A 1 way ticket

Adventure seems to be pray on you in the most unassuming of ways. One minute you’re feigning adulthood and signing a lease on an assuringly ideal apartment, and the next thing you know you’re signed on to spend 7 weeks trouncing around Bosnia Herzegovina with 11 other graduate students.  Careful not to blink, you might miss something.

The prelude to arriving in the city of Sarajevo was the 7 hour bus ride from Zagreb.  The contrast between the Croatian/Bosnian border as far as landscape and structures was like night and day.  War left its mark on the Bosnian side, and its in your face.

Handing over passports to fully clad border patrol infused a slight panic, especially since they weren’t immediately returned. However, the reassuring smiles and chuckles of Bosnian’s aboard settled any worries we had about reaching our destination as Passport-less yielding Americans. Welcome to Bosnia, where you likely have no idea what’s going on, so it’s best just to go with it.


Sarajevo, what a city.

By far the most profound image after being in the city are the buildings peppered with bullet holes- the leftover blasts in the concrete where grenades scarred the streets. These ‘Sarajevo Roses’ are painted red and linger as a reminder. The past terrors hang to this city, like shoes hanging from a telephone wire. As an outsider, used to rustic hipster architecture, flashy lights and overrated ‘coolness’, it is by far and away the most striking thing I notice about Sarajevo so far.

The first several days have been flush with wanderings, tastings, naps, shopping, drinking and observing. The adventure has only just begun, and I already feel as if I have seen so much. The first group outing consisted of a tour of the tunnel that during the war proved to be a lifeline of the 4-year siege trapping the city. The entrance to the tunnel is so far the only place in Sarajevo where I have seen ‘war tourism’.  After the tunnel, we drove to the infamous 1984 Winter Olympic Bob Sled route. It’s hard to describe the exact type of pride that Sarajevo boasts as host of these games. Nationalism is a characteristic of every culture, and mine no exception, yet it shows itself in the quirkiest of ways. For Sarajevo, which during the time of the games was under Communist Yugoslavia, regards the privilege of hosting with the utmost pride. The Bob Sled, which has since acted as both a sniper stronghold during the war, and now a canvas for all kind of colorful graffiti, is an iconic symbol of this country’s strength.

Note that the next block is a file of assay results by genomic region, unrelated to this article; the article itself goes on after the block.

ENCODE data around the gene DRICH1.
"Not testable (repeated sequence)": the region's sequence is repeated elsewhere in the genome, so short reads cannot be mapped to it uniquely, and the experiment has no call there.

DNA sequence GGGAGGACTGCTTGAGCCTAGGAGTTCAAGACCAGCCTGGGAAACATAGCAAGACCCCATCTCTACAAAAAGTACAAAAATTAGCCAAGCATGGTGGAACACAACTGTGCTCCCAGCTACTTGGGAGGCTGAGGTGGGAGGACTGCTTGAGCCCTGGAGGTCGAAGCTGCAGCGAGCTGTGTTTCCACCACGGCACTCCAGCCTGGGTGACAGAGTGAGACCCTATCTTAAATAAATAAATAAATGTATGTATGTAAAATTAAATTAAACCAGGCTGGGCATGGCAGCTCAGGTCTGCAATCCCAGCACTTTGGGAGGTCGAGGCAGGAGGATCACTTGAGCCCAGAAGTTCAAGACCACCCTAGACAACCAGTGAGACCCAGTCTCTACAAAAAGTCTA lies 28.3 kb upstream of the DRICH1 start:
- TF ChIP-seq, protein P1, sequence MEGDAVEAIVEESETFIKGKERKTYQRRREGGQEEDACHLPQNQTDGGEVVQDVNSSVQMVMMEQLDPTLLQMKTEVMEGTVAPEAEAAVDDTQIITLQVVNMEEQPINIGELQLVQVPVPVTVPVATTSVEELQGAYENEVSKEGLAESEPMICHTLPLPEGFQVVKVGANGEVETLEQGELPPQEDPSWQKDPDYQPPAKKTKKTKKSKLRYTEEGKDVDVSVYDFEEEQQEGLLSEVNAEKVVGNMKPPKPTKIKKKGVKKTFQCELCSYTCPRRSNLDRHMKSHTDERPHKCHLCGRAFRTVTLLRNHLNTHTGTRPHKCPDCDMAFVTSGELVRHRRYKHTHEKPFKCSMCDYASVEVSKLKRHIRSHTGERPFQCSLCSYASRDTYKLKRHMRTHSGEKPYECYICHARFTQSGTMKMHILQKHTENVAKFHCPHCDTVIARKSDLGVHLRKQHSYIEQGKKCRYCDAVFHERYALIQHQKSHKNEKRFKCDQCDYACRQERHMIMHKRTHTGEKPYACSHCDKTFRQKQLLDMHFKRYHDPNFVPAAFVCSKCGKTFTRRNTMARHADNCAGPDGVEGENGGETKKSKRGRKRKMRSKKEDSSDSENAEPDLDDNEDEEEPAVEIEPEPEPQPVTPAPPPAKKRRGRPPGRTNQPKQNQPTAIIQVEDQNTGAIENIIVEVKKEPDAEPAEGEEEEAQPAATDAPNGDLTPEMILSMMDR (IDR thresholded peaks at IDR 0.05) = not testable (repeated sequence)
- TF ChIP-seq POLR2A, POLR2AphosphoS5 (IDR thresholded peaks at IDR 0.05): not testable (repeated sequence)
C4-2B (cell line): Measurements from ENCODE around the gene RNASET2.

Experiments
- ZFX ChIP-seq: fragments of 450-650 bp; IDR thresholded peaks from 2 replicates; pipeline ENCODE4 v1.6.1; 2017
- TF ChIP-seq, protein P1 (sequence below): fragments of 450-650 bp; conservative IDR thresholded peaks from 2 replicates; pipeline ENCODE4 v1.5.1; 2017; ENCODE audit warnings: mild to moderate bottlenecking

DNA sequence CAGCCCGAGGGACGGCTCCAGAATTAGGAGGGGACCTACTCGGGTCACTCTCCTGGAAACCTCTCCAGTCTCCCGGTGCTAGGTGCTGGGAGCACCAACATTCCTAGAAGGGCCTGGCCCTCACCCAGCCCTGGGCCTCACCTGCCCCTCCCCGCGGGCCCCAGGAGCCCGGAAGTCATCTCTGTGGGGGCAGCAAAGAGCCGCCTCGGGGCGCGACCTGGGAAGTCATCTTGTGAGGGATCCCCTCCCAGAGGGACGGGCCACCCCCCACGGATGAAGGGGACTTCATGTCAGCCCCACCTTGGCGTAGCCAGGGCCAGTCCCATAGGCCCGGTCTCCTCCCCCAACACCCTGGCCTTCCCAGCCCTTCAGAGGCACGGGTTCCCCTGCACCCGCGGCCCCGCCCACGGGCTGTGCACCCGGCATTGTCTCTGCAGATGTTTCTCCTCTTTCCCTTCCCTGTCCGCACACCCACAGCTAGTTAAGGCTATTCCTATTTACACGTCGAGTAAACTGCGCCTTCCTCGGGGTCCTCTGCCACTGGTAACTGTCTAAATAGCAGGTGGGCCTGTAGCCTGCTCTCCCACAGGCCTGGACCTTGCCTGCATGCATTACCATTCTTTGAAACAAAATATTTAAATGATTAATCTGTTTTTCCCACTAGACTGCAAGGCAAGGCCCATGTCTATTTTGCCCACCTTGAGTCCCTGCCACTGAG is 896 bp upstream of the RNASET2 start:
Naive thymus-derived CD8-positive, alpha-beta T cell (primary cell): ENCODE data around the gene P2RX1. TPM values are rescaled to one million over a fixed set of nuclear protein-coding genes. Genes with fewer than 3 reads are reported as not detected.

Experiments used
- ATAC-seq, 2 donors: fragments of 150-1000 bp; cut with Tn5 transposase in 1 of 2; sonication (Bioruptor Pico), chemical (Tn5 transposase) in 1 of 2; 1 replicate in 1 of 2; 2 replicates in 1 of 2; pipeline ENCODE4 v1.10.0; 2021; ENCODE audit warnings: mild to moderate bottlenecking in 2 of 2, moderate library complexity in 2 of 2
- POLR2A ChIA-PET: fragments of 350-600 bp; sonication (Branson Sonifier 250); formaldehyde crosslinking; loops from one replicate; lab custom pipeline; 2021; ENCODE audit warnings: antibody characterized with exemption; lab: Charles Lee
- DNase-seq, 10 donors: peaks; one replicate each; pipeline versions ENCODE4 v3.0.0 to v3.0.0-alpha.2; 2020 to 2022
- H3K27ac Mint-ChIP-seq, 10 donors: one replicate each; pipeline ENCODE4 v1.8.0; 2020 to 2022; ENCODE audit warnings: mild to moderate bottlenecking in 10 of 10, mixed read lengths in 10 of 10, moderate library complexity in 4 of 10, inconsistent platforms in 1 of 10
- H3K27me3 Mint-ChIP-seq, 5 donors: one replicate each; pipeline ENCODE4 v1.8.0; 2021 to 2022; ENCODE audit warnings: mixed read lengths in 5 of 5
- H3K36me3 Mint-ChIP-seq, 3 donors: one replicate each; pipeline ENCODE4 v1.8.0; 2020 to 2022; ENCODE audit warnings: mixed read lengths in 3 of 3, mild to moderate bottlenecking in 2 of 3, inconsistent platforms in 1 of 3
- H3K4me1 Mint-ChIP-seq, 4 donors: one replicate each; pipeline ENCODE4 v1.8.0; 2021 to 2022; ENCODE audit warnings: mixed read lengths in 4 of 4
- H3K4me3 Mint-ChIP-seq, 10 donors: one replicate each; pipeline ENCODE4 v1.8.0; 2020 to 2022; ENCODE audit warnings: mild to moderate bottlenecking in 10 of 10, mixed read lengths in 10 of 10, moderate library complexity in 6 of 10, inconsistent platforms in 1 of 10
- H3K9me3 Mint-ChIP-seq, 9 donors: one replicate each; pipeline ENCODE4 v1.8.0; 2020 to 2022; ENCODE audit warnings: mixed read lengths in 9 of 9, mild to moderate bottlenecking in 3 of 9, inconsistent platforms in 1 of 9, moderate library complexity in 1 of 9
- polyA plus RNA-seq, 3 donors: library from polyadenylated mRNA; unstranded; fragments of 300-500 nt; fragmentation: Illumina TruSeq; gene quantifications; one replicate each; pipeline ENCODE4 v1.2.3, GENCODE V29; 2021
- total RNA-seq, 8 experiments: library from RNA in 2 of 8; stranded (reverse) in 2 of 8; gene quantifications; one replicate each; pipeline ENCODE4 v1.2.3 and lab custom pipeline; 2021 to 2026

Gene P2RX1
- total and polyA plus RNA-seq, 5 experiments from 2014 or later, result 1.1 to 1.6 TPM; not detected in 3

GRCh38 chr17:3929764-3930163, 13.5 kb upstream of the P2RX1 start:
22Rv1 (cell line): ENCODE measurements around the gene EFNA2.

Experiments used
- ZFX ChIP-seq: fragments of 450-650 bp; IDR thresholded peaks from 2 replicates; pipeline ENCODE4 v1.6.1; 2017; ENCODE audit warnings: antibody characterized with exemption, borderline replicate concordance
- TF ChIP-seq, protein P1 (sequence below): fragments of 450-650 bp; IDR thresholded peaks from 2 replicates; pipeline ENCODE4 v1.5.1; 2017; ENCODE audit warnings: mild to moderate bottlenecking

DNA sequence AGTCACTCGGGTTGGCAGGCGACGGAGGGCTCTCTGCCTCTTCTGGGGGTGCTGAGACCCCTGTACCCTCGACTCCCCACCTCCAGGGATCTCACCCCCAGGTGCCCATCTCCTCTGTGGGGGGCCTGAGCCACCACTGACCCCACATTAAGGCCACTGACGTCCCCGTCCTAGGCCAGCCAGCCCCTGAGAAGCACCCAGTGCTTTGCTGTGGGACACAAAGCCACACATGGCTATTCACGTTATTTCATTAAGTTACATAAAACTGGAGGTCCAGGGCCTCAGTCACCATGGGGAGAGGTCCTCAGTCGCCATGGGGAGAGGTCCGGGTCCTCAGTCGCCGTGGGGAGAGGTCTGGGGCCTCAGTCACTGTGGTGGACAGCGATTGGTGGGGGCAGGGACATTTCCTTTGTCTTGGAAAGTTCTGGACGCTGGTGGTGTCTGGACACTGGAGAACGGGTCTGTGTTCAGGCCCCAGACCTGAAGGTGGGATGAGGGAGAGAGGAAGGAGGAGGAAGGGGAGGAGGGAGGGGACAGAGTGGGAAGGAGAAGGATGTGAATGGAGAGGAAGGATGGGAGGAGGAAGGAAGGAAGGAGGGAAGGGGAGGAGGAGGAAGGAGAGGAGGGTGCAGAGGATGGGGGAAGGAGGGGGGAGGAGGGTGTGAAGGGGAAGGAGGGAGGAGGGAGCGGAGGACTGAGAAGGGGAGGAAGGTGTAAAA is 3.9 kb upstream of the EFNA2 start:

For my internship role, I will be working with Green Visions in their pursuit of sustainable tourism in Bosnia. Coincidentally, their office is hosted in one of the buildings originally constructed for the athletes during the games. As most communist buildings, they serve a ‘practical over pretty’ purpose.  So far I am so excited to be working with this incredible organization, and am thrilled for what the summer has to offer. As a group, we have already partaken in one of their wonderful tours to Lukomir- Bosnia’s most remote village located in the mountains.   The 6 mile winding trek through the mountains was an epic grind. Arriving at the top where the village is tucked on the canyon side was absolutely worth it- as was the homemade Potato and Cheese Burek, fresh cow yogurt, and Bosanski kafa that we graciously gobbled and digested in the warm sun. The 24 or so native families that still herd sheep, sell trinkets to passing tourists, and brave the harsh conditions of the Dinaric Mountains are unassumingly incredible.

My impressions of this diverse, beautiful city are full of admiration, humility and curiosity. The convergence of religions, climates, foods and people make for an incredibly powerful combination. I am so very excited to explore and make the most of the time I have here. I am eager to use my photography as an outlet for storytelling, and learn from the diverse and talented cohort that is here with me.




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